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If you would like to be a part of our “Where Are They Now” project, send an email to community@leadershape.org and we will share your story!

 

Palmer Award Finalist: Maureen Hudson

We received so many wonderful applications for this year’s Palmer Award that not only did we want to announce this year’s recipient, Mitchell Tijerina – we also wanted to share the work of those who were among our finalists. Today we learn about Maureen Hudson, Institute graduate from The College of New Jersey.

“My vision has been to create a mindful, compassionate and peaceful environment in classroom settings across schools internationally that supports growth from the inside-out through mindfulness, meditation and reflection. My hope is to promote empowerment of all students through authentic acceptance of the self and others. This stems from my own lived experience of recovery from an eating disorder through mindfulness and self-acceptance.” – Maureen Hudson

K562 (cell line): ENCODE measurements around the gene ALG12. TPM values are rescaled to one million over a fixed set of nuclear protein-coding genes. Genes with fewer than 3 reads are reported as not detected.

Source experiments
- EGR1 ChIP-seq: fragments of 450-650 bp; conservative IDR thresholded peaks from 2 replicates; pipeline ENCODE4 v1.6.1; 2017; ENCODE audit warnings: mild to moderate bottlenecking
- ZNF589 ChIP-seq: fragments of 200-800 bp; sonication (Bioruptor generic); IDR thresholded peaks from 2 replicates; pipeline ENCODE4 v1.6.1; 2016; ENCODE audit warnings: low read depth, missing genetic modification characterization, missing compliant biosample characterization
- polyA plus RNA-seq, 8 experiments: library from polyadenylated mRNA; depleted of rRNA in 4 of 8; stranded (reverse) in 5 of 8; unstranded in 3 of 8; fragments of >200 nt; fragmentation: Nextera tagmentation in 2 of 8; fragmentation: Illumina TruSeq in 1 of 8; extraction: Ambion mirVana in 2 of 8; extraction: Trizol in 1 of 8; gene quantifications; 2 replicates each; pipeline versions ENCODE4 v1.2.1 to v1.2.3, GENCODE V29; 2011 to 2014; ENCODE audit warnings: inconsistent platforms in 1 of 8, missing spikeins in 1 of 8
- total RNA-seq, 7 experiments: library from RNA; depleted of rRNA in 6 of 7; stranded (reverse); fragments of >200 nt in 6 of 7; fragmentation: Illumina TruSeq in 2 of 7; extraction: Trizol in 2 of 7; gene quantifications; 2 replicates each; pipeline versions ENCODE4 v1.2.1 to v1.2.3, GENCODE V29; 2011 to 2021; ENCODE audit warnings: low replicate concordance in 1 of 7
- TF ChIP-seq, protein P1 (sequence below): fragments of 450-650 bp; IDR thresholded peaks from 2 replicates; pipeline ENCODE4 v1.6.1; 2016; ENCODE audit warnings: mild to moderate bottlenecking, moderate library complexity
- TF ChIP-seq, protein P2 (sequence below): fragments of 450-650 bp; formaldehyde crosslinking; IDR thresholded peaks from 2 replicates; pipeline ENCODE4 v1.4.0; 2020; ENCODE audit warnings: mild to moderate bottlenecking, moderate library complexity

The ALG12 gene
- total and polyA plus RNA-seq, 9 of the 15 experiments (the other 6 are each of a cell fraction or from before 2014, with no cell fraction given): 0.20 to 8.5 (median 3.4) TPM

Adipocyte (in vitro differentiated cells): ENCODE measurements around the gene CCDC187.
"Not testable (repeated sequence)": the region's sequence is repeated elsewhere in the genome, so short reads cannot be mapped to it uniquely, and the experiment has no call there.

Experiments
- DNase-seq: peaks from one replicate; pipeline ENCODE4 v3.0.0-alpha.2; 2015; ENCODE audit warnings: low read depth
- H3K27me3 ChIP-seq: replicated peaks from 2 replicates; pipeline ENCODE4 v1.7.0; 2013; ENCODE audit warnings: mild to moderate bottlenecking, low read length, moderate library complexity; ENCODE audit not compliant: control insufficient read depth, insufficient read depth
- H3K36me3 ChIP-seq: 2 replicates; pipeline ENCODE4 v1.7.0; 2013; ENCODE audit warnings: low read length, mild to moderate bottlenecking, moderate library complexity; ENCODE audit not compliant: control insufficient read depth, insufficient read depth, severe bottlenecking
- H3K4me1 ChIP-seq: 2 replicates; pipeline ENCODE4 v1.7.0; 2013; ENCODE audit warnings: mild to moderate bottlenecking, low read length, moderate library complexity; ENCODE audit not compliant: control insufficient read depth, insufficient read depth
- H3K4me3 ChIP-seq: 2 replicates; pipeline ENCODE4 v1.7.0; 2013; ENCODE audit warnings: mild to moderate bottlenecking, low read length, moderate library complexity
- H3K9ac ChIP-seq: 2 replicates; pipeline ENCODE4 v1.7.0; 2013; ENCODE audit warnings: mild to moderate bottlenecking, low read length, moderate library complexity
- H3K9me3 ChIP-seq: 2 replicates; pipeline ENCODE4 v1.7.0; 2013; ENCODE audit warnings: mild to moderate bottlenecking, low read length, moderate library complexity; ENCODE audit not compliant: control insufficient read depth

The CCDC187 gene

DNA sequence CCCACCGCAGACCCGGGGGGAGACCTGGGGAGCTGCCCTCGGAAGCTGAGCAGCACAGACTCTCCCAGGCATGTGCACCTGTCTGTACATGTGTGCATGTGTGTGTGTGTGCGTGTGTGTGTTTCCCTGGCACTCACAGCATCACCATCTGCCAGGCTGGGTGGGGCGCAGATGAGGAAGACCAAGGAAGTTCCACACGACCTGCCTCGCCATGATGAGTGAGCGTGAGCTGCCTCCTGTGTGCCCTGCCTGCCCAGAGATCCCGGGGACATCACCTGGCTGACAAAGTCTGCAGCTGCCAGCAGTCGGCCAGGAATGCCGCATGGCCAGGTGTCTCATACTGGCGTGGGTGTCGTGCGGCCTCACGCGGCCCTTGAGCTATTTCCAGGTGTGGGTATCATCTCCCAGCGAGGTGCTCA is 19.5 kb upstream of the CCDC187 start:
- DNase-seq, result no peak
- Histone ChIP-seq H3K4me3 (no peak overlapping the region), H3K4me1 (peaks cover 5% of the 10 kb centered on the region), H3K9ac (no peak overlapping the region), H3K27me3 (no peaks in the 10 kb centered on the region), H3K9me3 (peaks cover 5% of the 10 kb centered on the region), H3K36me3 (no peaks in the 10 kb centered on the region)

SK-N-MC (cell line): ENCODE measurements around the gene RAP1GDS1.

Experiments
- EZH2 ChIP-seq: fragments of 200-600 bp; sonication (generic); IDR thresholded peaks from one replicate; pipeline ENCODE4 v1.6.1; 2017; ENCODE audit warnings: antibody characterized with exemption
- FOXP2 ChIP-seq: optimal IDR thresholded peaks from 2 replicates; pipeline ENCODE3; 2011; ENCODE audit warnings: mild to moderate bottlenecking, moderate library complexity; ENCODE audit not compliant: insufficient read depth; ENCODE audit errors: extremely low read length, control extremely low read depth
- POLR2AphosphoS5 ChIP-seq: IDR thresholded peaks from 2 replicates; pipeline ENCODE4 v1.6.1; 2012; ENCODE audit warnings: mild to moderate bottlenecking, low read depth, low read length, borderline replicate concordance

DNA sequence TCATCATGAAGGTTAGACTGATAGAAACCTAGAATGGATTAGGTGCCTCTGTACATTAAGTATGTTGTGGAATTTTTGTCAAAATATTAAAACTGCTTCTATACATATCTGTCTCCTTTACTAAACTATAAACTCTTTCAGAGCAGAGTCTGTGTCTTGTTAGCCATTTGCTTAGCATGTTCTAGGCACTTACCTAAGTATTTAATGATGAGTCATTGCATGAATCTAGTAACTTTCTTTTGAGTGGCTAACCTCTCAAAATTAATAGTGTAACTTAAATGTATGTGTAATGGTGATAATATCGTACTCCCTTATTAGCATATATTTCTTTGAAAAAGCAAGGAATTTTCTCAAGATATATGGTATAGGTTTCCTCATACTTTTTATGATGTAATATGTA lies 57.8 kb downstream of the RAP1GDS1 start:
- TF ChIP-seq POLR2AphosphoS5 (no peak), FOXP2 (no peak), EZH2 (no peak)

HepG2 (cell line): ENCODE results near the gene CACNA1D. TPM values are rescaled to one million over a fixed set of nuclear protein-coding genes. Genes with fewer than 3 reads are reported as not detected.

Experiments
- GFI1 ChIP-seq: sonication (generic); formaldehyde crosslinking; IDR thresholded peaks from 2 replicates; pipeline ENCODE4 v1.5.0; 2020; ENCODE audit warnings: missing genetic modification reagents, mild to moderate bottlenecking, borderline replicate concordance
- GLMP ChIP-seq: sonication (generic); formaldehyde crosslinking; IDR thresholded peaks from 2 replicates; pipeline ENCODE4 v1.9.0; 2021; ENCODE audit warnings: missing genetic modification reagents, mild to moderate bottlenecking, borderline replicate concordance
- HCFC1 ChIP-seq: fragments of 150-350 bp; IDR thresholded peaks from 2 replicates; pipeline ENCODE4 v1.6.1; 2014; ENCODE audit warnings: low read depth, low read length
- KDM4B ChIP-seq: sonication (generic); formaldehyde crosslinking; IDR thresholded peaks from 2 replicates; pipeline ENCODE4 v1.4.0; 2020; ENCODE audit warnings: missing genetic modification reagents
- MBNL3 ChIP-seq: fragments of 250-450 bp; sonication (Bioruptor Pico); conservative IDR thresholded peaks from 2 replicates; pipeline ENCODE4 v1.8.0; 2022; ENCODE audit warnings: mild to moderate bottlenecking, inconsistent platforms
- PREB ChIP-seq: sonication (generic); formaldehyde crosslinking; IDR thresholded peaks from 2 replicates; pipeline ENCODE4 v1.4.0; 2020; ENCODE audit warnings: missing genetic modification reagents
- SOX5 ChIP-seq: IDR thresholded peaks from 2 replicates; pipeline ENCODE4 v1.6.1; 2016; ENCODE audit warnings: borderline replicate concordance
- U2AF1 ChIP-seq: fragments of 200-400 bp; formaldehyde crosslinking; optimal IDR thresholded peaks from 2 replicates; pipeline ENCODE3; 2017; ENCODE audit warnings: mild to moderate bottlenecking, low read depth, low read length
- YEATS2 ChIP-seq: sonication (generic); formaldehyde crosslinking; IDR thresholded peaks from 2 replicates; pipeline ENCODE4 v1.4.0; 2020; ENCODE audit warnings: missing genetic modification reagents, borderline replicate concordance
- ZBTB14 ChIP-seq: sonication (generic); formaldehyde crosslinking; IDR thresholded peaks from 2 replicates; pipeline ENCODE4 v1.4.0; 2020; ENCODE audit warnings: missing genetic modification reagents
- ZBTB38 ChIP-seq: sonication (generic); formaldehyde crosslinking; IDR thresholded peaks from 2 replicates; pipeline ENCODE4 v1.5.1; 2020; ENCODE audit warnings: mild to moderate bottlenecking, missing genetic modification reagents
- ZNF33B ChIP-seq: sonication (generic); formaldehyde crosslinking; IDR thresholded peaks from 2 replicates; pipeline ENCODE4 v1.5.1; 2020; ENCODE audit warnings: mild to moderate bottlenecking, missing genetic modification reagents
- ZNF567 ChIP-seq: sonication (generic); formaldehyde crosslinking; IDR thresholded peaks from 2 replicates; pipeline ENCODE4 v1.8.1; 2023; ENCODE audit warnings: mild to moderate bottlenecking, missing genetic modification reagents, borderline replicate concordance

Maureen’s first goal was to connect with like-minded people and organizations. Beyond that, she wanted to develop her own leadership and personal practice so she could then promote a mindful and compassionate campus culture. Some of the things Maureen has accomplished while working toward her vision include: • Worked as an undergraduate researcher at TCNJ focusing on anti-bullying and peace education• Implemented a mindfulness-based curriculum (which she created) in two classrooms in Trenton, NJ• Oversaw the implementation of a culturally modified version of the curriculum in an inclusive Kindergarten classroom at an international school in Indonesia• Served as President of Circle of Compassion, a student-driven organization devoted to spreading mindfulness and compassion in the community• Inducted into the Blue and Gold Hall of Fame at TCNJ in recognition for the positive impact of my leadership on campus• In November, Maureen will present “Mindfulness in ECTE: Literature Review & Preschool & Primary Case Studies” at the National Association of Early Childhood Teacher Educators (NAECTE) Conference in Atlanta, Georgia.